A Deep Dive on the Recent Widespread DNS Hijacking

Ross Tajvar ross at tajvar.io
Mon Feb 25 21:30:42 UTC 2019

Speaking of registrars vs registries - I've noticed some companies have
become their own registrar to improve their domain security (Cloudflare,
Google, etc.). Is that a feasible path for smaller organizations? How much
risk does that mitigate? It seems like it gives the organization control
over more of the domain registration, which allows them to manage things
better than a typical registrar might. But credentials can be compromised
in either case.

Does anyone have any experience with that setup?

On Mon, Feb 25, 2019, 1:49 PM Owen DeLong <owen at delong.com> wrote:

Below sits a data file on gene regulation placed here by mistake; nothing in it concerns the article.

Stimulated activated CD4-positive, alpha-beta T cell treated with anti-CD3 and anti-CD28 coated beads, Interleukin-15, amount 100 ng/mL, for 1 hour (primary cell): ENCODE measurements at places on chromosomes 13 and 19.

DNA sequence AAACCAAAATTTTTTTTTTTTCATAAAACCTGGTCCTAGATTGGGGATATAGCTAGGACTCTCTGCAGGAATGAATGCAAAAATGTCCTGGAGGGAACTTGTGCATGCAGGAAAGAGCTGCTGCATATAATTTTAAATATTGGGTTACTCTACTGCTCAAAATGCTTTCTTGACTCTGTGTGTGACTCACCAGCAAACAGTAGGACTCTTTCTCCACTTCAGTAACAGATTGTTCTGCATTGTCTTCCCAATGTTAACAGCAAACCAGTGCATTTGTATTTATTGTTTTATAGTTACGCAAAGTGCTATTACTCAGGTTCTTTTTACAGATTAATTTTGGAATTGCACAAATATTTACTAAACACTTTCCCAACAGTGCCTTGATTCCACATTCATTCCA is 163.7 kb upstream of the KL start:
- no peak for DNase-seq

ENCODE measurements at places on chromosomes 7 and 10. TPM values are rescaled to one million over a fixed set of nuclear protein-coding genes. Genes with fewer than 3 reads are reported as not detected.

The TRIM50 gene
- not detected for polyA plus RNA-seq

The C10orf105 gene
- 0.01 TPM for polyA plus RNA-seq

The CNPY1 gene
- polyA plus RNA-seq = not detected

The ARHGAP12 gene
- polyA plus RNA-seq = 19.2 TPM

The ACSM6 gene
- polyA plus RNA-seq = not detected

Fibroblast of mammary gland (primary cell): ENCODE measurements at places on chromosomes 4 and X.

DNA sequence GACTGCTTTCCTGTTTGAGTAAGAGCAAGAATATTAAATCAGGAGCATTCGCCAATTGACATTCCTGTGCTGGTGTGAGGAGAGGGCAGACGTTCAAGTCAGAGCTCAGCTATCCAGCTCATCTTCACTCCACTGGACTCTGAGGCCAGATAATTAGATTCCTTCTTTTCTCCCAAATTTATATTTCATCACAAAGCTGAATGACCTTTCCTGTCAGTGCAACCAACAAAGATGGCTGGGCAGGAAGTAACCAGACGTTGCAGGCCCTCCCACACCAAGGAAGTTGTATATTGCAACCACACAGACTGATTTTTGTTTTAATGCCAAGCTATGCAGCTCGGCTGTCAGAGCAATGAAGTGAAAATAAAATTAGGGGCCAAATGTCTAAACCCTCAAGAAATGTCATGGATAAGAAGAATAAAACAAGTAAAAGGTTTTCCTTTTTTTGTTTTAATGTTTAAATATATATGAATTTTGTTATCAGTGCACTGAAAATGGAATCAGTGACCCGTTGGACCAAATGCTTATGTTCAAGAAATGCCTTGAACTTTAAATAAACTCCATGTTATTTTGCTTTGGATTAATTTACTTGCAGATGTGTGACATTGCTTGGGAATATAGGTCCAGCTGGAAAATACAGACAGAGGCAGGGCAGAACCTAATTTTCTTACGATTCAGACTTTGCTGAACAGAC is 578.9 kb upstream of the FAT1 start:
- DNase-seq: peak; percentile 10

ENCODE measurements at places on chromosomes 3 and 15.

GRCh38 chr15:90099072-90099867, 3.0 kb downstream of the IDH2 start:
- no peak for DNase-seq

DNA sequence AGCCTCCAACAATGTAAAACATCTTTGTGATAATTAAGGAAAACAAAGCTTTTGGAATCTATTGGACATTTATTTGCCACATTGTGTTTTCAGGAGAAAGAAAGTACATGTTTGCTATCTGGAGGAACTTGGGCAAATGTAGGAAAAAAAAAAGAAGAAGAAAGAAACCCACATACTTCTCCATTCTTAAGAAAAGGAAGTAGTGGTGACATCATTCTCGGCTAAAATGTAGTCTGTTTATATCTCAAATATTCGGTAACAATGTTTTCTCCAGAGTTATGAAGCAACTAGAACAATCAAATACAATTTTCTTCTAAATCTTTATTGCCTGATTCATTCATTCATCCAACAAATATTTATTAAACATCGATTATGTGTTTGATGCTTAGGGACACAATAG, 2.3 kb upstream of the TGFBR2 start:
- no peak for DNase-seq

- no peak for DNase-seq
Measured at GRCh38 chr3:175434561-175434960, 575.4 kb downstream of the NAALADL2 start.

> > On Feb 25, 2019, at 09:25 , Paul Ebersman <list-nanog2 at dragon.net>
> wrote:
> >
> > ebersman> If someone owns your registry account, you're screwed. And
> > ebersman> right now, it tends to be the most neglected part of the
> > ebersman> entire zone ownership world. Let's use this opportunity to
> > ebersman> help folks lock down their accounts, not muddying the waters
> > ebersman> with dubious claims.
> >
> > Reread this and felt I should clarify that I realize that John and Doug
> > are not the ones saying DNSSEC is useless. I just hate to see the knee
> > jerk "oh, see, DNSSEC didn't save the day so it's obviously
> > useless". Let's give the world a better explanation.
> @Paul — I think you meant “registrar account” rather than “registry
> account”
> since most domain holders don’t have registry accounts. Registry accounts
> are
> primarily held by registrars. If someone owns a registrar’s registry
> account, then
> all of their customers (and potentially many many others) are screwed.
> Owen
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